Straight from the tyrants’ playbook, the Marcos family destroyed the fragile information ecosystem and democracy in the Philippines by presenting alternative truths. Their family legitimized the distortion of facts for self-serving purposes
An exploration about the ways in which right-wing digital circulations can be challenged by creating thinking spaces within communities through the use of arts-based research
Nine months after the elected government was overthrown, free and independent media is almost non-existent
After more than five years of authoritarian rule, rent-seeking, and a kind of ‘gangster’ neoliberal economic policies, the strongman rule of Rodrigo “Digong” Duterte has begun to unravel as the Philippines gears up for the national elections in May 2022. Realignments of social and political forces are beginning to reconfigure the political landscape amidst the continuing Covid-19 pandemic. Progressive and traditional social forces are drawing their political lines as the mounting opposition against Duterte expands. This conversation with Joel Rocamora, a renowned author, political analyst, and progressive governance practitioner, seeks to examine the rise of Duterte’s authoritarian governance, the reconfiguration of the Philippine elite and other social classes, the political/ideological debates within the Philippine Left, and the political realignments towards the Philippine presidential elections in 2022.
In this essay, I want to address the complications stemming from the political economy of transnational solidarity networks and the power asymmetry in them, mainly through discussing the Turkish case. Neoliberal globalization and its political geography built upon colonial divisions have become the framework for cross-national solidarity as well as the recent authoritarian turn, while at the same time bringing in structural setbacks to the former. Furthermore, the recent migration “crises”, that are caused by imperialist interventions, have been met with heightened border securitization in the Global North, limiting the field for international human rights activism. This introduces a serious additional challenge to the conception and practice of transnational solidarity.
Even before the coup in Myanmar, the military was preparing to strengthen surveillance mechanism by pressuring telecommunication companies to enforce intercept spyware. Although it was not confirmed whether the Ministry of Transport and Communication under the National League for Democracy government led by Daw Aung San Suu Kyi was involved to some extent in the implementation of these surveillance procedure, the budget amounted to nearly 3.4 million Euro were approved in 2019-2020 financial year for the purchase of spyware products and phone hacking technology. Since the coup, Myanmar military has been exerting control over the Internet service providers and telecommunication companies. The military’s order to intensify electronic surveillance systems lead to a recent speculation that Telenor, Norwegian multinational telecommunications would sell its business in Myanmar. Eventually, Telenor picked up a blacklisted company with bad track record for selling 100% of its share in Myanmar without giving any notice to its customers. This interview shares the voice of an activist who leads the movement for digital rights and the cancelling of Telenor’s sale to M1 group for the data security of 18 million users. The identity of the activist is kept under anonymity due to security concerns.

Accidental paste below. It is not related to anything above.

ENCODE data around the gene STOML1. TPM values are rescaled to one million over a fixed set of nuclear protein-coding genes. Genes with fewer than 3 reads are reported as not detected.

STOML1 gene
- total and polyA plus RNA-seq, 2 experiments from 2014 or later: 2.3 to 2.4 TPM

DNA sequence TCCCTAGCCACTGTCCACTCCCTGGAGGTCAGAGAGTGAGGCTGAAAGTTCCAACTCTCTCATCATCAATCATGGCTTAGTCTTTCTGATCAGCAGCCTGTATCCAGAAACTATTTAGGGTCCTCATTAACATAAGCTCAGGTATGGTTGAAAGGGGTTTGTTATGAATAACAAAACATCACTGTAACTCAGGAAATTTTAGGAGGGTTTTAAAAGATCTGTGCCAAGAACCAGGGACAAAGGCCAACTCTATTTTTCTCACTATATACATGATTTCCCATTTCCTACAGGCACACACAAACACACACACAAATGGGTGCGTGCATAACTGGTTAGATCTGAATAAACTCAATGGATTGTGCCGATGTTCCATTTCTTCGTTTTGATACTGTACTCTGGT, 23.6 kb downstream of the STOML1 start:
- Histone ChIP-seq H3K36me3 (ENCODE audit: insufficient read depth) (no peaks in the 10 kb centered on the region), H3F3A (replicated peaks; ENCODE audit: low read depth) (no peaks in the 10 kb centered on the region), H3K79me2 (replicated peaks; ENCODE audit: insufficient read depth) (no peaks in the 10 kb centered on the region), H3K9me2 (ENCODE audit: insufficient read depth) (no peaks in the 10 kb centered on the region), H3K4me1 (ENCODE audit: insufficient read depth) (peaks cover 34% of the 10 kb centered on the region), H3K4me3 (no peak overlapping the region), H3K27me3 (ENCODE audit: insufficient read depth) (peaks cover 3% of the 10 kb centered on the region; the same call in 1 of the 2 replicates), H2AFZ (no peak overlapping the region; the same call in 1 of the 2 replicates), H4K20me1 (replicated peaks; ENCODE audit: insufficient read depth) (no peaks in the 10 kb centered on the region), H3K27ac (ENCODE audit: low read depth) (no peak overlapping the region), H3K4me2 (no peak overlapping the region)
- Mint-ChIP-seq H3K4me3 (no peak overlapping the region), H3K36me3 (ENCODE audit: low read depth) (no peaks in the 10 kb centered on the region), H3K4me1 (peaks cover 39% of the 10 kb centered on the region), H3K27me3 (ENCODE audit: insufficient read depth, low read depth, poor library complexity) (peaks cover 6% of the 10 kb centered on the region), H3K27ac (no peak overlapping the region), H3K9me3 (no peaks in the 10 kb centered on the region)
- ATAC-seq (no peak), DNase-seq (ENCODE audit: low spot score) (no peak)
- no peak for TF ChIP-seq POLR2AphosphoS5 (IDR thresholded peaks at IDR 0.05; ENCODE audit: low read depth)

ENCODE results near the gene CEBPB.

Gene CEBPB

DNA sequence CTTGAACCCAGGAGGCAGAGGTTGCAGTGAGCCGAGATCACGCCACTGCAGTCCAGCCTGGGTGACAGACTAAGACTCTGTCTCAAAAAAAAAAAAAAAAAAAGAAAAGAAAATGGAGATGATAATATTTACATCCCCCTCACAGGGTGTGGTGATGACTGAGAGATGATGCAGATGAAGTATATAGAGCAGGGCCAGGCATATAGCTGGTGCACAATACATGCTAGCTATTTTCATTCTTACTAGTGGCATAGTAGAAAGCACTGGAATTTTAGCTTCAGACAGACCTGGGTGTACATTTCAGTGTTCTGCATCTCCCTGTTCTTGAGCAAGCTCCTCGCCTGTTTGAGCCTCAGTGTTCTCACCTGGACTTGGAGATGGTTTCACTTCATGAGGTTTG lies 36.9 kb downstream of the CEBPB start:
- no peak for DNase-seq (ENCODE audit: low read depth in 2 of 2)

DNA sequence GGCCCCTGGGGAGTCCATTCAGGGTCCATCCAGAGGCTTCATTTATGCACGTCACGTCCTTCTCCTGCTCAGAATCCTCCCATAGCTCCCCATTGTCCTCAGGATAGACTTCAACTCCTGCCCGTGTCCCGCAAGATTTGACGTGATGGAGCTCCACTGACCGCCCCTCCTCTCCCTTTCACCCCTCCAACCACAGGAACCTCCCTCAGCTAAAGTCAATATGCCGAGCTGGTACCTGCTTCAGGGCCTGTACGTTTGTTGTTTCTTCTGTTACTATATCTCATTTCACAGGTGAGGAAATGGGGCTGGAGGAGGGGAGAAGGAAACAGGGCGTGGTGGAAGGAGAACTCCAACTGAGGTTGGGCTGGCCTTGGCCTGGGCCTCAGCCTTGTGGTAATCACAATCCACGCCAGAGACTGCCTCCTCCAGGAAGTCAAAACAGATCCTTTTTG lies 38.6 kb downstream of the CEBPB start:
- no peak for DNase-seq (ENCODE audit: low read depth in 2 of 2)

“My decision was firm since I left my university in mid of February. My aunts are now giving me pressure to go back to my professor job. After seeing atrocities and mass killing of the junta, I no longer want to be part of the system they are ruling.”
Femicides stand out as one of the biggest social problems in Turkey today causing a widespread and pronounced public reaction. The femicide cases are frequently on the news exploited by mainstream media with graphic coverage. The names of murdered women and pleas for retribution regularly become trending topic on Twitter. The outrage against femicides is expressive of the liberalizing worldviews and gender ideology in Turkish society while also conveying the popular contention against the government’s overall authoritarian politics along with its efforts for the recomposition of patriarchy.
Life under Myanmar’s military dictatorship, which has existed in various guises since 1962, has been harsh, which is why people wish to send the military back into the barracks as soon as possible. On 8 November 2020 they chose the National League for Democracy (NLD), led by Aung San Suu Kyi, as the winning party in the country’s general election held every five years. Voter turnout was high in both Burmese-dominated areas in Central Myanmar and the other seven states representing the seven major ethnic groups: Kachin, Kayar, Kayin, Chin, Mon, Rakhine, and the Shan from the frontier areas bordering China, Thailand, Bangladesh, and India.
Even though the current crisis astonished most of us, it also came as no surprise. During the last decade, we have witnessed a densification of what Alex Demirovic calls “crises of denormalization”, i.e. crises that profoundly undermine the hegemonic neoliberal security dispositive. From the financial crisis in 2008–9, through to Europe´s so-called “migrant crisis” (in fact, a momentary collapse of Europe´s inhumane border regime), up to the climate crisis, world capitalism seems ever more prone to destroying its economic, social, and natural basis, and less and less capable of dealing with the consequences.